Coastal Walkway Design and History

Coastal Walkway Design 

The Coastal Walkway has been designed to suit the greater coastal landscape. The design uses robust and simple materials with strong lines and textures to stand up to, and reflect upon, the character of the west coast.

The promenade is designed without an edge, to accentuate the sense of being on the edge of the sea, while the curved seawall and location of the path provide protection from the waves. The seawall is also punctured by finger piers, which are designed for people to view and enjoy the open coastline.

The walkway was designed by Richard Bain Landscape Architects and the isthmus group.

Te Rewa Rewa Bridge

The 83m long Te Rewa Rewa bridge is reminiscent of a breaking wave or a whale skeleton. It was designed and built by a consortium led by local company Whitaker Civil Engineering Limited and included Novare Design, CPG and Fitzroy Engineering.

The bridge is named after the adjacent pa site and the name itself is very old. The name references the rewa plant, an elevated flat area and a point of departure for a journey.

Te Rewa Rewa reserve is managed by the Te Rewa Rewa management committee, comprising of trustees from the Ngati Tawhirikiura A Hapu and Council officers, as a partnership to meet the aims and aspirations of both the Hapu and Council.  


Late 1980s: The Ministry of Defence declares the 26ha Te Rewa Rewa Reserve surplus.

June 1995: NPDC buys the land with the intention to manage it jointly with Ngati Tawhirikura hapu and use part of it to extend the Coastal Walkway northward.

1997: Planning for the Coastal Walkway began.

October 1999: Construction of the 7km-long Coastal Walkway from Ngamotu Beach in the east to the Waiwhakaiho River in the west began and was completed in December 2001 (excluding the lower Woolcombe Terrace path).

2003: The Woolcombe Terrace cliffs were strengthened, and the lower path in front of the cliffs (between the city and East End Reserve) was constructed. The pathway was raised by 2m to a finished height of 7m above sea level.

20 December 2003: The walkway was formally opened.

11 June 2004: The new ‘lightning bolt’ bridge over Te Henui Stream opened.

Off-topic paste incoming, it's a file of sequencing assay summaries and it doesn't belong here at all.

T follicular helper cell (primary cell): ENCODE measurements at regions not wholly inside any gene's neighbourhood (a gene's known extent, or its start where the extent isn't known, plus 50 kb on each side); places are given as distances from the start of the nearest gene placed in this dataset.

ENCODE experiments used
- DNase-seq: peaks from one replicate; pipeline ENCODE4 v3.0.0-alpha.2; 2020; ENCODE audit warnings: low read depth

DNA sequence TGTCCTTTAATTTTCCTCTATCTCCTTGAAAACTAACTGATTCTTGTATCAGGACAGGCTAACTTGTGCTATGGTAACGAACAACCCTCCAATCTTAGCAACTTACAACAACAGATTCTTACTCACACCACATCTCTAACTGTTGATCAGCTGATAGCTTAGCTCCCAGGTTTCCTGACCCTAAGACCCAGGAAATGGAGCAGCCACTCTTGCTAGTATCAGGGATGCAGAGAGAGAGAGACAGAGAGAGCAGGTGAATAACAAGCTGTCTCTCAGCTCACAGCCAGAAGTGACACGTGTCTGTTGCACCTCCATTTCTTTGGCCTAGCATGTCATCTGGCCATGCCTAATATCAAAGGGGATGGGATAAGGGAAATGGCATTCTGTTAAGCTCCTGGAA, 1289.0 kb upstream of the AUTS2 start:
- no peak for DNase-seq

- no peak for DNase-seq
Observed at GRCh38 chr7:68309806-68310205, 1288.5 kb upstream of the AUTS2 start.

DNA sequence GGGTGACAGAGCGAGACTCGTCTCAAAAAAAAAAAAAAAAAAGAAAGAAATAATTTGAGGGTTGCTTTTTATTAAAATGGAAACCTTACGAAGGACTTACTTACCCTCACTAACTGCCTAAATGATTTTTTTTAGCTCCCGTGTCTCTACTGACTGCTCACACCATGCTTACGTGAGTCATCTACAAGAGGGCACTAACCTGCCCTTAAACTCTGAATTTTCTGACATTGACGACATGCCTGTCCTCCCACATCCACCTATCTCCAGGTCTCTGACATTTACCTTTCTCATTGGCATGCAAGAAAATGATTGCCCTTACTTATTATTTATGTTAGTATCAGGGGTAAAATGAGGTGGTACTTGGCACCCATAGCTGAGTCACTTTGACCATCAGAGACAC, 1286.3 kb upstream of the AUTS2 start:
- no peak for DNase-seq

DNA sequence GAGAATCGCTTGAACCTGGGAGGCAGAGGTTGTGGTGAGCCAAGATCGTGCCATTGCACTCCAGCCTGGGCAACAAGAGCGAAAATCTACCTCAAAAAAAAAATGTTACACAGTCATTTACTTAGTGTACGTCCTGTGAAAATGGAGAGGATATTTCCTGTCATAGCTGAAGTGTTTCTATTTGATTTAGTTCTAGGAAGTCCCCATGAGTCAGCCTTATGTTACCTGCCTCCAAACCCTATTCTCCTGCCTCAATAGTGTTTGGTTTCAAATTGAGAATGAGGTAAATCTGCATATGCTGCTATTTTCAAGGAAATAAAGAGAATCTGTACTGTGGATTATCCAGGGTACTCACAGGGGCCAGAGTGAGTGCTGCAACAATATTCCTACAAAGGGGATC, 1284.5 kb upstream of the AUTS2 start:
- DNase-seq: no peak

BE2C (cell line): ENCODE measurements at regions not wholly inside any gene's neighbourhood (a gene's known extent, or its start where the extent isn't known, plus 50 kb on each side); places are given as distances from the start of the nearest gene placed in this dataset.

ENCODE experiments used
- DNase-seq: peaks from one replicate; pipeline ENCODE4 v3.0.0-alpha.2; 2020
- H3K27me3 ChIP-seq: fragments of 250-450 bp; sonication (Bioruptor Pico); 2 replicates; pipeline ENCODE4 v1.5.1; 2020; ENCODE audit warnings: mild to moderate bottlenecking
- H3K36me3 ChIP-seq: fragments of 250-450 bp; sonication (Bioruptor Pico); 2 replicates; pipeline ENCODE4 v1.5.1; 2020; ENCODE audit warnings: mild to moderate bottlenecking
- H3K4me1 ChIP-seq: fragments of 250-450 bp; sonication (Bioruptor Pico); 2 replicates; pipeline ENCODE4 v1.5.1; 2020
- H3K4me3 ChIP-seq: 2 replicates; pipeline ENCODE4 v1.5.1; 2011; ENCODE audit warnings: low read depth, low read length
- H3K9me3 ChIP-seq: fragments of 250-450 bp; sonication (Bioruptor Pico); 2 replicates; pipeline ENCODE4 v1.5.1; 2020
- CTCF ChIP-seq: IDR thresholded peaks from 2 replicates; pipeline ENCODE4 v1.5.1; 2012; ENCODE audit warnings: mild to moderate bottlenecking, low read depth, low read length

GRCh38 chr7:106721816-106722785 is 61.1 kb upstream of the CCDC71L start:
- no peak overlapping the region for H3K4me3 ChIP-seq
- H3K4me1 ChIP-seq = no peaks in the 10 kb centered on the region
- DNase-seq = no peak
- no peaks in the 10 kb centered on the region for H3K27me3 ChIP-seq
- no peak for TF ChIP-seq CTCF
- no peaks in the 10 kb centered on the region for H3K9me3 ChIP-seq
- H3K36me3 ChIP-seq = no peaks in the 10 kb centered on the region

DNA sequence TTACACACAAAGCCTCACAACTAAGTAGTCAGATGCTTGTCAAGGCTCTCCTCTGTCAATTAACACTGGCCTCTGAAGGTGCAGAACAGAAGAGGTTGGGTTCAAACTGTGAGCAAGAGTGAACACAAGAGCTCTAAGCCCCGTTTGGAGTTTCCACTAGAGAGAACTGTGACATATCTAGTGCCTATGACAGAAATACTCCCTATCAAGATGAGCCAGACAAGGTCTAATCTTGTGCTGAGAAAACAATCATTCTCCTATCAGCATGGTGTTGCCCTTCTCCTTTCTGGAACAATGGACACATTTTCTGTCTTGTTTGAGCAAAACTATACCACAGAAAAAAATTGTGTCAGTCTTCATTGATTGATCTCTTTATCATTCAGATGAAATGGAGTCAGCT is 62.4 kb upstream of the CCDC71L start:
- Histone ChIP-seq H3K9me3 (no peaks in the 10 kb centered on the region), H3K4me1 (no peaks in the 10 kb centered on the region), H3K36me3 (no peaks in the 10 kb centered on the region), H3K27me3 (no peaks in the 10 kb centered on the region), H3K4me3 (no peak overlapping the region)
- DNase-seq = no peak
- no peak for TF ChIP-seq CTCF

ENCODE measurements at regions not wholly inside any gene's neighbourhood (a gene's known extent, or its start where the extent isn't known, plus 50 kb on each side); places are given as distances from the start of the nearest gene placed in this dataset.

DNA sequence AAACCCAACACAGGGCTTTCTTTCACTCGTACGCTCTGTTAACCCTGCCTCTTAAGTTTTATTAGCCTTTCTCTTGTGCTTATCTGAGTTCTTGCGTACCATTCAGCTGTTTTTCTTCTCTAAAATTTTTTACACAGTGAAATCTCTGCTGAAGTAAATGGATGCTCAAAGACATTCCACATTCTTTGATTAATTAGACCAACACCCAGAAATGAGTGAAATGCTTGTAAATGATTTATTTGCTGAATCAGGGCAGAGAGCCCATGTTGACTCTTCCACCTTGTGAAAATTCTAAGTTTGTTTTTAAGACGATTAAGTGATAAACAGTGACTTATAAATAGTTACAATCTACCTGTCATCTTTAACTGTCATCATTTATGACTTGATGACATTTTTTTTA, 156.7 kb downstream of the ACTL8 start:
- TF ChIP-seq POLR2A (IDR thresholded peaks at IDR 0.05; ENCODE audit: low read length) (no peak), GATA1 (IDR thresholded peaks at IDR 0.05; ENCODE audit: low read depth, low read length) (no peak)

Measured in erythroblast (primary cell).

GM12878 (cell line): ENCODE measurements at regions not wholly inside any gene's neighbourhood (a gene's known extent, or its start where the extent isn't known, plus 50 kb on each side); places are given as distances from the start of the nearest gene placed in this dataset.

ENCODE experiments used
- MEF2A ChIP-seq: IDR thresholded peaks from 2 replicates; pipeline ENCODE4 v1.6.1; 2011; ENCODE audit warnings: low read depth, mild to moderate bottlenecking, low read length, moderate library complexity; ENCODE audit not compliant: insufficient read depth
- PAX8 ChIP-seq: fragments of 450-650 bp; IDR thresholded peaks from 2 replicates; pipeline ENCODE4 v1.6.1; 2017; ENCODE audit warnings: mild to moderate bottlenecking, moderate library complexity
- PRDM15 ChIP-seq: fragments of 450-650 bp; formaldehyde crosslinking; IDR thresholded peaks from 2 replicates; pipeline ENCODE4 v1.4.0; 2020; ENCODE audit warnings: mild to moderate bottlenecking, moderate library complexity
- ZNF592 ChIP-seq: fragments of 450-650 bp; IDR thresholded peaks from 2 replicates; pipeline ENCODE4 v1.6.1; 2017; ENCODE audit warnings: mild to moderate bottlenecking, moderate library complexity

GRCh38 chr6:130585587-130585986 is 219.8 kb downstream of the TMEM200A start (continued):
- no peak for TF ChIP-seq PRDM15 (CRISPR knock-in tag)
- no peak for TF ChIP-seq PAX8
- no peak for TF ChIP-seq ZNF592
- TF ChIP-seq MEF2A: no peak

October 2006: Pedestrian bridge and viewing platform from Liardet Street opens.

6 June 2007: NPDC and Ngati Tawhirikura Hapu signed Te Rewa Rewa Agreement. NPDC gets a coastal strip to extend the Coastal Walkway to Bell Block, and the hapu can develop the rest of the site for the cultural benefit of the hapu as well as the wider community.

May 2008:  Land Transport New Zealand announces it will pay $1.88m of the cost to extend the Coastal Walkway the 3km from Waiwhakaiho to Bell Block. The rest of the cost is met by NPDC and the Whitaker Family Trust.

June 2008: At the request of the hapu, the design of the bridge is turned around so that the span opens towards the mountain.

September 2009: Construction of the abutments on both banks of the Waiwhakaiho River begins.

15 February 2010: Te Rewa Rewa Bridge is trucked into place across the Waiwhakaiho River.

15 March 2010: Construction of the pathway begins.

5 June 2010: Te Rewa Rewa Bridge is formally opened for public use. The public can walk the pathway up to The Links accessway.

December 2010: The entire 11km (measured from the Settlers’ Monument on Breakwater Road through to the Smeaton Road entrance at Hickford Park, Bell Block) length of the Coastal Walkway extension is opened
for public use.

December 2014: The extension to Bell Block Beach and Tiromoana Crescent opens bring the walkway length to 13.2km.